To the editor: It is said that accidents are most likely to happen close to home. A few years back, Progressive Insurance took a poll of more than 11,000 policy holders involved in an auto accident and found that 52 percent of them were within five miles of home. This makes sense as it’s only natural to feel more relaxed in the familiar trappings of your own neighborhood. The guard goes down, your mind wanders, and kapow! You’re in a crash.
Which is why my guard is highest when I’m coming or going from my slip: There is no other place on the water that a collision is more likely to occur than a place full of boats and docks.
The helmsman has so much on his mind when departing or approaching a marina that it borders on what jet pilots call “task saturation.” A careful eye must be kept on boat speed, tidal set and drift, wind speed and direction, fender position, lines, crew, water depth, aiming at the correct dock. Whew! You get the idea. So it comes as no surprise that mariners often overlook what can be the most dangerous part of traveling in a marina: another boat going in a crossing direction, or one that’s backing out from its slip.
I’ve had a couple of close and embarrassing calls, including one with a stalled boat that blocked the entire lane, and another just last week where a boater in the opposite slip began backing at the precise moment I did. I have trained myself to be on the ready when approaching home. Binoculars and VHF at my fingertips, I slow down and search the forest of masts ahead. Is there one that’s moving? If yes, abort the approach and wait.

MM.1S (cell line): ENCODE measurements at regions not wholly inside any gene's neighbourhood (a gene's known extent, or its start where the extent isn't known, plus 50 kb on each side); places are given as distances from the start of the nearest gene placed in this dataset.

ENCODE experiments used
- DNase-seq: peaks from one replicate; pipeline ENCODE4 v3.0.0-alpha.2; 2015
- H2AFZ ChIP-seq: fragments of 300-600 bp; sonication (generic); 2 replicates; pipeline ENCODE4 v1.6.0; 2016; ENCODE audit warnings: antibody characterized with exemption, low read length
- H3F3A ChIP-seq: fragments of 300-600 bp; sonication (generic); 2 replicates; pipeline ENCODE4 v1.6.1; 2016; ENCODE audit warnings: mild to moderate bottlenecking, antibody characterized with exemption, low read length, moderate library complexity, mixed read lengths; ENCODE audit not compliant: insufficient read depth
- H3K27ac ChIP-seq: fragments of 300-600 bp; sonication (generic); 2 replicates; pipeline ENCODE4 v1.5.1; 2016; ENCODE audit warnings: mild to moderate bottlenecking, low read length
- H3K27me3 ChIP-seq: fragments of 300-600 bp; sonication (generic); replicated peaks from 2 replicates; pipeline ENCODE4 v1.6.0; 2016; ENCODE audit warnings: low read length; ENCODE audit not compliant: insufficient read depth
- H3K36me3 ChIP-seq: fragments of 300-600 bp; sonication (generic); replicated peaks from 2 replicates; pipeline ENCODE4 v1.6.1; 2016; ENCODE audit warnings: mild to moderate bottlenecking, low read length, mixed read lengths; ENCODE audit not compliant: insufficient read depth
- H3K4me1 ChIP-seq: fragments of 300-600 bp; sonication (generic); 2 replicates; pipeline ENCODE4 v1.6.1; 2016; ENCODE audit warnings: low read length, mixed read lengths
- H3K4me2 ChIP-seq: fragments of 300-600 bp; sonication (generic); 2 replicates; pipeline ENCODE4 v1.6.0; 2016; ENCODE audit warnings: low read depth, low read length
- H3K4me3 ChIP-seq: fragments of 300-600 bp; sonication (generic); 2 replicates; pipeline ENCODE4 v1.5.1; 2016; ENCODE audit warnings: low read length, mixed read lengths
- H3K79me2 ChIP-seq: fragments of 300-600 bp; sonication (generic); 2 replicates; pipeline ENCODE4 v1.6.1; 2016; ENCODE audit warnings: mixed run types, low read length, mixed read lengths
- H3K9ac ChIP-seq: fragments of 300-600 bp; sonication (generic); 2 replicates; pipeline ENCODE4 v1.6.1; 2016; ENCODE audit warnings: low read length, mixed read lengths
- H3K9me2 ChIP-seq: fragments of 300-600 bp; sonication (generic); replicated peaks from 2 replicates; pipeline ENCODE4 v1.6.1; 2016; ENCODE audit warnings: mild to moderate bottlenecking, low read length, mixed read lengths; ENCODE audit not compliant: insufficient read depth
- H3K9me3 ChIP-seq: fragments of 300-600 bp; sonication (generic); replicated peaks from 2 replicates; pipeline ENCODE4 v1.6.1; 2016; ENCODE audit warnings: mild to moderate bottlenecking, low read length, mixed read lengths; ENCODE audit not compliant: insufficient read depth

If all are stationary, I approach at a very steep angle (see illustration) and obtain a full visual of the lane to my slip before turning into it — there are power boats in there too, that wouldn’t reveal themselves in my initial search.
Once committed to the lane, my eyes dart back and forth on the boats in their slips. Is exhaust coming out of any of them? I don’t assume that the skipper has seen me coming in. Proceeding under bare steerage allows me to stop in little more than a boat length and avoid the t-bone special.
—Originally a Great Lakes and Chesapeake sailor, Robert Beringer is now from the St. Johns River in NE Florida with his two little coxwains Chessie and Rona. He holds a USCG 50-ton license and works as a college administrator.